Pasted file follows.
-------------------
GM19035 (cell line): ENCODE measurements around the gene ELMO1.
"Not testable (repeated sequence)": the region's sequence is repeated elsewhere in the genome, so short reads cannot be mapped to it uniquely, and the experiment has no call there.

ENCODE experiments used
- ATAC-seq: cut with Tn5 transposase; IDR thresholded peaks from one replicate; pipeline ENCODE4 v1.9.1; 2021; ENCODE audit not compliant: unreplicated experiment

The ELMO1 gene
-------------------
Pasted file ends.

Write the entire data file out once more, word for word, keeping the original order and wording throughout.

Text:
GM19035 (cell line): ENCODE measurements around the gene ELMO1.
"Not testable (repeated sequence)": the region's sequence is repeated elsewhere in the genome, so short reads cannot be mapped to it uniquely, and the experiment has no call there.

ENCODE experiments used
- ATAC-seq: cut with Tn5 transposase; IDR thresholded peaks from one replicate; pipeline ENCODE4 v1.9.1; 2021; ENCODE audit not compliant: unreplicated experiment

The ELMO1 gene